ALBUM OF THE MONTH
King Original (Braindead Entertainment)
Footsie – most widely known in his MC role as one half of Newham Generals – is also one of grime’s most revered producers, and one of the most important influences on dubstep’s finest, particularly Skream. He now joins Wiley, Terror Danjah, Ruff Sqwad and co in having his older dubplates collected in album form, and it is mighty. There are 23 tracks here, most previously unavailable except to select DJs, and every last one is refined, highly individual and funky as hell with real soundsystem wallop. Don’t hesitate: you need this.
TUNE OF THE MONTH
Over My Head System Music (The simmer zone)
When V.I.V.E.K. closed out the last System party, he played a series of tunes laced with icy tension and murky, psychedelic atmospherics. Hunched over the controls, he simmered the crowd into a swaying mass, casting a spell which culminated in ‘Over My Head’. It teems with subtle, refined bass pressure and is led by a beautiful, souful vocal that rises up and out of the deep. It’s truly bewitching, one of those rare beats that has a little black magic about it. The first release on V.I.V.E.K’s System Music, it’s backed by the instrumental and a decent Om Unity remix.
Coolie Joyride EP (Oil Gang)
Another good release from Oil Gang, the grime label that puts out solid releases every now and again. Like the label, this one is a labour of love, reaching right back to 2006 when the title track first came out. As you’d expect it’s stark and percussive, but with dancehall-style swagger and delicious booty bumps. ‘Electric Fence’ is as threatening and malicious as a flick knife in the wrong hands, and ‘Rhythm & Slags Pt 2’ delivers a much-needed dose of hype.
Echolocation (New Moon)
A super-cool new single from Perverse here that sounds like a well-oiled machine going through the motions. It’s all about forward momentum and precise production aesthetics; you can hear every click, shuffle and bump in high definition, coming together to pump like a piston. You’ll get ‘Echolocation’ and ‘Tempest’ on the 12”, with ‘Somber’ coming as a digital bonus. Dark and rolling, these are dubstep DJ tools to take you way into the night.
Compa kicks off a string of spring releases with this beguiling double-A for Kokeshi. It leads with ‘Kalindi’, a beatless piece of ambient drone that floats translucently, like a ghost. ‘Antact’ gets back to business, showcasing Compa’s signature style: boulder-heavy kick drums, end-of-days atmospherics, mangled melodies and whip-lash cracks of bass. A throbbing, techno-y pulse runs throughout, making it something of an exercise in future dub.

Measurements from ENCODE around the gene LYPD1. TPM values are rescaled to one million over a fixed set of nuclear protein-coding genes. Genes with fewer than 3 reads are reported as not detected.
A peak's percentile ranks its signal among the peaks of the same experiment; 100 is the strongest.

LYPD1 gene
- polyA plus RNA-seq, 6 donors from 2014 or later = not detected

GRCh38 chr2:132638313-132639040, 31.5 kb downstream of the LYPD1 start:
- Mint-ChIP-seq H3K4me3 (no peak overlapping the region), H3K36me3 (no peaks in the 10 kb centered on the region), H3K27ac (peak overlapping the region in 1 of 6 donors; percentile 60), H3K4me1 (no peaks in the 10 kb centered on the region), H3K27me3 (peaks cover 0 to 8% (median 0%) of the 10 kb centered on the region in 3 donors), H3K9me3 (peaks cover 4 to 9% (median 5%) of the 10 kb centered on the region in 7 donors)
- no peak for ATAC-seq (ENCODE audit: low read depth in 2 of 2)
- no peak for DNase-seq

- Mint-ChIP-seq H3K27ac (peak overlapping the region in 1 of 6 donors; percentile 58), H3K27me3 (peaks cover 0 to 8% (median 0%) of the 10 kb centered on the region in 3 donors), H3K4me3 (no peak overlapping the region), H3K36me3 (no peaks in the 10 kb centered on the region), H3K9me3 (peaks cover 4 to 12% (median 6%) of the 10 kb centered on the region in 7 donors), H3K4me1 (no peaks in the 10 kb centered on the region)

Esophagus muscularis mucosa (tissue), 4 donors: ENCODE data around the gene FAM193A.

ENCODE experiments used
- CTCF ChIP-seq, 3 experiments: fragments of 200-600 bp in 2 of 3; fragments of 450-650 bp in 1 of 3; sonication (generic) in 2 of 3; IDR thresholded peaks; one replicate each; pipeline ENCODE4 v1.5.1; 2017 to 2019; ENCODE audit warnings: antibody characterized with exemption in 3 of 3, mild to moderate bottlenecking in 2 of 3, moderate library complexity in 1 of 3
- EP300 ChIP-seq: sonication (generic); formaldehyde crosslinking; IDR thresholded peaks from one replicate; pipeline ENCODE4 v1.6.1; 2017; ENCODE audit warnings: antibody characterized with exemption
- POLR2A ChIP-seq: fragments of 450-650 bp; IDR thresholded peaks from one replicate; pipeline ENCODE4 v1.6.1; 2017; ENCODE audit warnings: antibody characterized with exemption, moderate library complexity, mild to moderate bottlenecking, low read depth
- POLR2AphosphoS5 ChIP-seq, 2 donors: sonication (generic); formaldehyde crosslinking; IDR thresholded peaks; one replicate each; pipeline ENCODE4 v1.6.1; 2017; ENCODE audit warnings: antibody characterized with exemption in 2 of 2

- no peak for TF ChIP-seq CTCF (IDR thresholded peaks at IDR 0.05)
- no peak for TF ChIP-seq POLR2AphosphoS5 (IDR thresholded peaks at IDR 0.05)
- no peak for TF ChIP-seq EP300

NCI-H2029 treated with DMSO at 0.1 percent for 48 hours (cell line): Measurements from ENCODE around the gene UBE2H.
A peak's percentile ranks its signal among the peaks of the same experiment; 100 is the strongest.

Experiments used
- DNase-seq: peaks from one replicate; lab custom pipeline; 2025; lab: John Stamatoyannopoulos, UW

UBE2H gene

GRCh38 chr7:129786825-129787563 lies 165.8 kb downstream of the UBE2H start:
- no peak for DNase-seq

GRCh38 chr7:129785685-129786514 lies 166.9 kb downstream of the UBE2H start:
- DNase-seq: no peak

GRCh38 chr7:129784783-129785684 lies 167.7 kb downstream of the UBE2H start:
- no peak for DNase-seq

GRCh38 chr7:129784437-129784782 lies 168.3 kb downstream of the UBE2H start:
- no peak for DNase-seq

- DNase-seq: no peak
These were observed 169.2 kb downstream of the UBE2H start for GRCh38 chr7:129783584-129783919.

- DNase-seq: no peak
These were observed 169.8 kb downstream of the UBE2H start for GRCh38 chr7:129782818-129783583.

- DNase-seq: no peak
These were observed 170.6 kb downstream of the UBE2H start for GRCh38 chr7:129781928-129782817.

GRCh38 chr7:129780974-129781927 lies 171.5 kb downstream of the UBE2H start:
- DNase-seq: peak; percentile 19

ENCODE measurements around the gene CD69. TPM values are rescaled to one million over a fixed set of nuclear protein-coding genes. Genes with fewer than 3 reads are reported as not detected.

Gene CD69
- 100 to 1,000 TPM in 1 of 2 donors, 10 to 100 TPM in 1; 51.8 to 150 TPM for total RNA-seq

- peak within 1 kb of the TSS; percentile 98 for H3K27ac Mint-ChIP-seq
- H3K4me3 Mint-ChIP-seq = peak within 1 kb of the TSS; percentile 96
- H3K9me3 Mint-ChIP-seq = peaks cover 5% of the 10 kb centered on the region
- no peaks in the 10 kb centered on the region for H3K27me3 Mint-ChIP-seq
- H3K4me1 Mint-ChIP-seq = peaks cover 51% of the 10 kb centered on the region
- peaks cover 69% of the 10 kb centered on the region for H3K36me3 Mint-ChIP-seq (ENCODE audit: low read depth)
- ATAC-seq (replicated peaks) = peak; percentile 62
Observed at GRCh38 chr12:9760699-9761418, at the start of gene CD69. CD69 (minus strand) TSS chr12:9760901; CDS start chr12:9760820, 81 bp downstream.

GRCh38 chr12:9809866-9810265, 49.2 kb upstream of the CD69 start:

Pulse X Remixes (Liminal Sounds)
They say you should never fuck with a classic, but sometimes the temptation is just too much. Visionist, Blackwax, Slackk, Pedro 123 and Elsewhere line up to put their spin on Youngstar’s seminal grime riddim ‘Pulse X’. The reworks are suitably weird and forward facing, with eski schoolboy Pedro 123 and bass experimentalist Visionist providing stand-out jams, though all are worth a check.
Never Believe You/Hearts A Mess (In The Name Of Kill)
A debut 12” from new bootleg imprint In The Name Of Kill here. If you ignore the quite horrifying remix of Gotye’s ‘Hearts A Mess’, you’ll find a brilliant version of Mavado’s ‘Never Believe You’. The famed dancehall MC has got to be one of the most sampled singers in dubstep and here his honey-sweet ragga tone is slapped across a tidal bassline. Worth bagging for that alone – it’ll blow any party apart.
Super Hans EP (Durkle Disco)
Bristol’s Durkle Disco label deals in a wide variety of bass sounds, and even when they stick to 140bpm – as here – they keep that variety broader than broadway. This goes from smoked-out and garagey, through dungeon atmospherics, to straight-up rowdy Virus Syndicate style dubstep/grime. The quality is undeniable, though it’s hard to pick out an individual musical personality here.
Galvanize EP (H.E.N.C.H.)
More from Bristol; played by Hatcha, Coki, True Tiger, Uncle Tom Cobley and all, you know these three tracks will kill everyone and everything in the dance. It is, however, a DJ tool – a razor-sharp, brilliantly made one, but not something you’d necessarily want to listen to outside of peak-
time sets. Definitely an extraordinarily promising talent to watch, though.
We’ll Tear Your Soul Apart EP (Horror Boogie)
OK, there are tracks here called ‘Trippin’ Balls’ and ‘Spaz Rod’: do you reckon you’re going to get anything subtle? Not. A. Chance. These are vicious, distorted double-time fusions of northern bassline, electro, tear-out dubstep and warehouse techno, and they bang like a shithouse door in a gale. If you play hard sets, chuck these in and go one harder.
Suspect/KLGRM/ Suspicious Stench
Releasing Anger EP (Prime Audio)
These tracks have the kind of harsh, glossy production values that all too often drag dubstep away from its soundsystem roots. But Prime Audio boss Suspect, collaborating with KLGRM and Stenchman, understands those roots well – so the patience of the halfstep beats, the junglist undercurrents, and the mammoth subs here make sure that these horror-themed tunes hit viciously hard but don’t descend into EDM thrashing.
ONLYEVERFWD (The Konspiracy Group)
Vancouver producer Kuma was an early adopter of dubstep and has been making trippy twists on it for longer than anyone here cares to remember. Each of these five tracks is rhythmically and sonically unique, richly layered with ambient background sounds, shimmering strings, elegant drum programming and individual rhythms. Bangers they are not, but they’re full of beauty and derangement.